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Skidmore v. Led Zeppelin - 905 F.3d 1116 (9th Cir. 2018)

Rule:

Courts review for abuse of discretion the district court's formulation of jury instructions and review de novo whether the instructions misstate the law. As a general matter, prejudicial error in jury instructions occurs when looking to the instructions as a whole, the substance of the applicable law was not fairly and correctly covered. An error in instructing the jury in a civil case requires reversal unless the error is more probably than not harmless.

Facts:

Skidmore, trustee of the estate of Randy Wolfe, a musician and a member of the band Spirit, who wrote the song “Taurus,” filed a copyright infringement complaint against Defendants, the band Led Zeppelin, individual members of the band, Super Hype Publishing, Inc., and Warner Music Group Corp., the parent company of Warner/Chappell Music, Inc., Atlantic Recording Corporation, and Rhino Entertainment Company, alleging that Led Zepellin had copied key key portions of its timeless hit "Stairway to Heaven" from the song "Taurus." The case proceeded to a jury trial, and the jury found that Skidmore, as Trustee of the song writer's Estate, owned the copyright to "Taurus," and that defendants had access to "Taurus," but that the two songs were not substantially similar under the extrinsic test. Consequently, the jury returned a verdict in favor of Defendants. Skidmore appealed, raising a host of alleged trial errors and challenging the district court's determination that for unpublished works under the Copyright Act of 1909 (1909 Act), the scope of the copyright was defined by the deposit copy.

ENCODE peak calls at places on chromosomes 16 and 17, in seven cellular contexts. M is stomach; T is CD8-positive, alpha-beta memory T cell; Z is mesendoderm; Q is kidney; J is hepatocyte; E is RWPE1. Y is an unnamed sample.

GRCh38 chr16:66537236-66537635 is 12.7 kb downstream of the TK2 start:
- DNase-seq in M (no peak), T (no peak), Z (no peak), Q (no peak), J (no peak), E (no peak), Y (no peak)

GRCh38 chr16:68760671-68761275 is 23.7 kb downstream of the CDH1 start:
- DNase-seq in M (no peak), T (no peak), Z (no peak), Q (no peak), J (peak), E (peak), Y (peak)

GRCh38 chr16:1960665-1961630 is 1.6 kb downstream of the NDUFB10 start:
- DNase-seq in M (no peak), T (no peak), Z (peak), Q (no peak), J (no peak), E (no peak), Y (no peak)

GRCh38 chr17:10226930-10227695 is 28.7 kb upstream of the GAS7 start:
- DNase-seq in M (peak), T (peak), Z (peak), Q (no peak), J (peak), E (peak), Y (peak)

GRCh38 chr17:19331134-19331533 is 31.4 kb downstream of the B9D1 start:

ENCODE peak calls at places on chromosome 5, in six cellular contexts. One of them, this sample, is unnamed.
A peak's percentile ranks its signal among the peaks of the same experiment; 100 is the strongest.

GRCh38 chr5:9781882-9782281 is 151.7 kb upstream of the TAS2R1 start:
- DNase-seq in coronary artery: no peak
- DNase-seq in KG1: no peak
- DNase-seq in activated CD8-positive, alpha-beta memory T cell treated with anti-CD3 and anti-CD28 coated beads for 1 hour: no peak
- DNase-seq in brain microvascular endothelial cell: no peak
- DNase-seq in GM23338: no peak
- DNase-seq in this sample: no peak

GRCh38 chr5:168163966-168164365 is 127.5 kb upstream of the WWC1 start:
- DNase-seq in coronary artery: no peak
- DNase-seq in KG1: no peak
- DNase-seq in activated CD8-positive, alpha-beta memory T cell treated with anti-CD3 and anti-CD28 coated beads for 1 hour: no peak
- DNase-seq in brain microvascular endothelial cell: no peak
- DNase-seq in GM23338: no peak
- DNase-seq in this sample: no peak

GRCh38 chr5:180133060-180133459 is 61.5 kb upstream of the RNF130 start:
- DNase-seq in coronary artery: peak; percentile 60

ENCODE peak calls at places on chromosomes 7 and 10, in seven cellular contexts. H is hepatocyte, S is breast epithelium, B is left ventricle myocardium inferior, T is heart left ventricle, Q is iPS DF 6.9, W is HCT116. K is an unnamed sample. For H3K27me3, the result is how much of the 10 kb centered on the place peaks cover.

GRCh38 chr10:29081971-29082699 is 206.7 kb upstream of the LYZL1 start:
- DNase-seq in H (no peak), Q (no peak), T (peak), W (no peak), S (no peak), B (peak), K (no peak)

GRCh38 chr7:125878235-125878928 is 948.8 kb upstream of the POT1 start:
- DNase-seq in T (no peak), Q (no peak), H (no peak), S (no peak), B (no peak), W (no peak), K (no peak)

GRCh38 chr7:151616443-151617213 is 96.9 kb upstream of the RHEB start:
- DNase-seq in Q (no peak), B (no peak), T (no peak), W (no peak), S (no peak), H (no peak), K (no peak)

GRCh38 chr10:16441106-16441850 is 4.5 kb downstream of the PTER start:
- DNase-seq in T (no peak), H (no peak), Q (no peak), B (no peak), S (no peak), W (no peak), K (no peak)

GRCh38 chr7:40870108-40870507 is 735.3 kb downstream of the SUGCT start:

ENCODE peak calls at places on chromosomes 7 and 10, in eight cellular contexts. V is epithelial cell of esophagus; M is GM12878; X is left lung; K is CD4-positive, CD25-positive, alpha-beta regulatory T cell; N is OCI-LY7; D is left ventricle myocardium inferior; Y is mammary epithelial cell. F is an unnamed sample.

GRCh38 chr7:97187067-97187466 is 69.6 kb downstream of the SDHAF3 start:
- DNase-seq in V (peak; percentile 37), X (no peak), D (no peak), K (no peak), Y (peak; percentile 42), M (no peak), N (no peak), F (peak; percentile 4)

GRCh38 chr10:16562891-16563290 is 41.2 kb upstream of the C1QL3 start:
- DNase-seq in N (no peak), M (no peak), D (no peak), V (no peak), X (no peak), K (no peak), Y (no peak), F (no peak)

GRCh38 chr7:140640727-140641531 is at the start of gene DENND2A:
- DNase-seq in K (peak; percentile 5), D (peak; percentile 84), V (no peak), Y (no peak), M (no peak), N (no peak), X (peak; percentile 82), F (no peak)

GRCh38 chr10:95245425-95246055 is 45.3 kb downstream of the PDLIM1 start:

Issue:

  1. Was there substantial error in the district court’s instructions to the jury, thereby necessitating in part the reversal of the decision?
  2. Should substantial similarity between the two songs be proven using the copyright deposit copy?

Answer:

1) Yes. 2) Yes.

Conclusion:

The Court of Appeals for the Ninth Circuit held that certain of the district court's jury instructions were erroneous and prejudicial. First, in connection with the extrinsic test for substantial similarity, the district court prejudicially erred by failing to instruct the jury that the selection and arrangement of unprotectable musical elements are protectable. Second, the district court prejudicially erred in its instructions on originality. Anent the second issue, the Court held that the scope of copyright protection for an unpublished musical work under the Copyright Act of 1909 was defined by the deposit copy because copyright protection under the 1909 Act did not attach until either publication or registration. Therefore, the district court correctly ruled that sound recordings of "Taurus" as performed by Spirit could not be used to prove substantial similarity.

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